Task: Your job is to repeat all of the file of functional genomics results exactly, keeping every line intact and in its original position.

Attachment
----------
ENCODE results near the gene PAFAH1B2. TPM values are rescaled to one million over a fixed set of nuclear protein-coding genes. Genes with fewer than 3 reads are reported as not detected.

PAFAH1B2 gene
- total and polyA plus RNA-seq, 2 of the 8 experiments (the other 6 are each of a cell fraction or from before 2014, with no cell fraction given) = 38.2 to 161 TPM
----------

ENCODE results near the gene PAFAH1B2. TPM values are rescaled to one million over a fixed set of nuclear protein-coding genes. Genes with fewer than 3 reads are reported as not detected.

PAFAH1B2 gene
- total and polyA plus RNA-seq, 2 of the 8 experiments (the other 6 are each of a cell fraction or from before 2014, with no cell fraction given) = 38.2 to 161 TPM